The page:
• ‘For one thing Erica knew his parents were always separating or getting back together.’
      • ‘When my husband and I were separating, I helped him move into an apartment because he told me he was having some kind of crisis.’
      • ‘Michelle and Melissa might be moving, or separating, or just cleaning house, but there is no tension evident.’
      • ‘This could be due to a parent being ill, (this sometimes happens after the parent gets better), marriage problems, fighting or parents separating.’
      • ‘After some time together, she separated from her husband with the intention of divorcing him, and moved into separate accommodation.’
      • ‘They separated for a couple of months and then got back together.’
      • ‘Then they grew apart, separated and, eventually divorced.’
      • ‘She was living in public housing, separated from her husband and living on a lone parent allowance.’
      • ‘But the summer my mother and her husband separated, Lorne moved out and took his entire five-piece tiger-striped couch set with him.’
      • ‘My parents separated when I was eleven and my father brought up my younger sister and me.’
      • ‘My parents were something between: separated, or separating, sometimes living together and sometimes apart, and each of them with lovers.’
      • ‘The Defendant was in need of living accommodation for himself as he had recently separated from his wife and had left the matrimonial home.’
      • ‘In March, 1994, the couple separated, bringing to an end their 15-year relationship.’
      • ‘When I was in late high school my father, having recently separated from my mother, brought his new love to come live with me and my brother.’
      • ‘The next eight months they will stay together, separate, reunite and bring forth new life.’
      living separately, no longer together, apart, living apart, parted
      estranged
      split up, break up, part, stop living together, part company, reach a parting of the ways, become estranged
      View synonyms
    5. 1.5as adjective separated No longer living together as a couple.
      ‘the children of separated parents’
      ‘her mother and father are separated’
    6. 1.6US Discharge or dismiss (someone) from service or employment.
      ‘this year one million veterans will be separated from the service’
      • ‘The disease she was suffering from in Jewish society and under Mosaic law rendered her unclean, and she was separated from the services of the temple.’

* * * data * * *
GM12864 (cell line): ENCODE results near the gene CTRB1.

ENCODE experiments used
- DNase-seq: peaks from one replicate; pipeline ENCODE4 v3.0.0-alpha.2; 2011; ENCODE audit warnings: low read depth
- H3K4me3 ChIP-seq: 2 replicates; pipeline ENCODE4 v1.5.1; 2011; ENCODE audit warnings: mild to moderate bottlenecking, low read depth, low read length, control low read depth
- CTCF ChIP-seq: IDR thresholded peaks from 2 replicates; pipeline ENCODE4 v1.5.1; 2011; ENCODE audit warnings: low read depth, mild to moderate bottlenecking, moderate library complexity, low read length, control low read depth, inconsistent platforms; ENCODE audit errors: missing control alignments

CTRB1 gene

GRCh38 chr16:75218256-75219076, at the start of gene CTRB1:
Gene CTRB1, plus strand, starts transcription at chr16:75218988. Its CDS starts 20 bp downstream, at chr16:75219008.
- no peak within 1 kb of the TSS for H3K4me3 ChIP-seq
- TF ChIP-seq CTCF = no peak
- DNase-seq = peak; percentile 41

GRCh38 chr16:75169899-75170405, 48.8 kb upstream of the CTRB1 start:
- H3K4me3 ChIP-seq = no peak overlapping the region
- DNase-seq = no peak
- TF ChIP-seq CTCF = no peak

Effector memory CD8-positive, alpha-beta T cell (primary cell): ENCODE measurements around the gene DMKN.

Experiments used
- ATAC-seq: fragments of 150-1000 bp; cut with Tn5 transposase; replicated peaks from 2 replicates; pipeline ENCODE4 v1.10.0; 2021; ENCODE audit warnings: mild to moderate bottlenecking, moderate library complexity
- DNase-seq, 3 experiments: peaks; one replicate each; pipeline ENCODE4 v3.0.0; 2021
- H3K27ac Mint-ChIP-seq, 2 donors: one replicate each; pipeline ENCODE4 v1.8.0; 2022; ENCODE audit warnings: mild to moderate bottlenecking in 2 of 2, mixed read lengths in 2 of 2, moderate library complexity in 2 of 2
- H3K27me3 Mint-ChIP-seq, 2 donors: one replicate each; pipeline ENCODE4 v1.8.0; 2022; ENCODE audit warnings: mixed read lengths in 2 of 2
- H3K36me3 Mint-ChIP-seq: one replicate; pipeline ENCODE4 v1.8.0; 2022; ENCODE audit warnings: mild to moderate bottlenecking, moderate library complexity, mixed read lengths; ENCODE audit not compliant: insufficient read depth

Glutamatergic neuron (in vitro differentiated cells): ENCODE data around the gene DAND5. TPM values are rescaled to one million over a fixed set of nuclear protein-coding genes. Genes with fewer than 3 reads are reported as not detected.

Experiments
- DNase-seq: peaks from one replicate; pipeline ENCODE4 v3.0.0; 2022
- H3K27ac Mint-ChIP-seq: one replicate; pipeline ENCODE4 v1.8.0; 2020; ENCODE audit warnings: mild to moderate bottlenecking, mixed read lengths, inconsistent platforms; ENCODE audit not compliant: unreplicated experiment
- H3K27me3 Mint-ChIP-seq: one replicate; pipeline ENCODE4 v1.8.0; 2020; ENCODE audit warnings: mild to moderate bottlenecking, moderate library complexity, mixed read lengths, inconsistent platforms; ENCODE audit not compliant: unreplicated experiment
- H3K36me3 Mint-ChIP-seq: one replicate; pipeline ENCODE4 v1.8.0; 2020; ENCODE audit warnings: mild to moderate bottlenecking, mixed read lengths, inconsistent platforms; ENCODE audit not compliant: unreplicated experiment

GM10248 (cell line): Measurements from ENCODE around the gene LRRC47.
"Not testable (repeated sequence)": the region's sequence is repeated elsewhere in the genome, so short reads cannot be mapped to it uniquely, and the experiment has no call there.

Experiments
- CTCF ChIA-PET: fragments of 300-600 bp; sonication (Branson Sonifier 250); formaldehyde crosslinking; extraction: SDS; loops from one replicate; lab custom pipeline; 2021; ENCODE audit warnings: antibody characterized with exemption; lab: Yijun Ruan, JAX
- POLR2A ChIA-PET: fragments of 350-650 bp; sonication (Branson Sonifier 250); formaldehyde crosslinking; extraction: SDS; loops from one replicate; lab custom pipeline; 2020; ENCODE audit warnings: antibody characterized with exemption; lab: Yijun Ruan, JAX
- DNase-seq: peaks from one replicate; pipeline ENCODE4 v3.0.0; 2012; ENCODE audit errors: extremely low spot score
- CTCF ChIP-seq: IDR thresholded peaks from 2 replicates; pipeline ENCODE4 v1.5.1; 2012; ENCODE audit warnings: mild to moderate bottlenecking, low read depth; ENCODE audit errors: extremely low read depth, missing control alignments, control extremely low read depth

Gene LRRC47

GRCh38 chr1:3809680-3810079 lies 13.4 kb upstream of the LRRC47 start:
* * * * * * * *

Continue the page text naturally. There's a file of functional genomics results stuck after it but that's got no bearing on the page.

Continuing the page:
• 2Divide or cause to divide into constituent or distinct elements.

    [no object] ‘the milk had separated into curds and whey’
    [with object] ‘separate the eggs and beat the yolks’
    1. 2.1[with object] Extract or remove for use or rejection.
      ‘the skins are separated from the juice before fermentation’
      figurative ‘we need to separate fact from speculation’
      • ‘One of the most obvious is the stage at which the juice is separated from the skins by pressing (before fermentation for white wines, after fermentation for red wines).’
      • ‘The best current methods for transplant surgery or against organ rejection cannot be separated from the research and healthcare settings that make such practices possible.’
      • ‘The facts should be carefully separated from opinion and used in a language those people can emotionally relate to.’
      • ‘The new rule also excludes beef that has been mechanically separated from a carcass, because the process can extract some of the banned tissues.’
      • ‘The greenhouse gas had been separated from extracted natural gas and would normally have been released into the atmosphere…’
      • ‘For a quicker method, place the garlic in a paper or plastic bag and smash with a jar; the cloves are crushed and can be easily separated from the papers.’
      • ‘The juice of these grapes is immediately separated from their skins so that none of the red color is given to the wine - except for rose Champagne, which is a story for another day.’
      isolate, set apart, put to one side, segregate
      View synonyms
    2. 2.2[with object] Distinguish between; consider individually.
      ‘we cannot separate his thinking from his activity’
      • ‘In opposing the eruption of US imperialism, Beams emphasised that war could not be separated from the social and economic system that gave rise to it.’
      • ‘What both types have in common is an ability to totally separate emotion and sex.’
      • ‘Young people these days don't separate drugs and drink - it's just there to be had.’
      • ‘What qualities separate a top-flight guide writer from one who's merely average?’
      • ‘We would also suggest at the outset that the conduct and expression of these language wars cannot be separated from their mass mediation.’
      • ‘What qualities separate them from others to put them in this category?’
      • ‘Freedom is a risk and cannot be separated from responsibility.’
      • ‘Changes in the family cannot be separated from changes in the structure of the economy, the expansion of the idea of rights, and increasing affluence.’
      • ‘No difference truly separates science and art in this crucial respect.’
      • ‘With experience, you are genuinely able to separate yourself from the writer and your current function as a director.’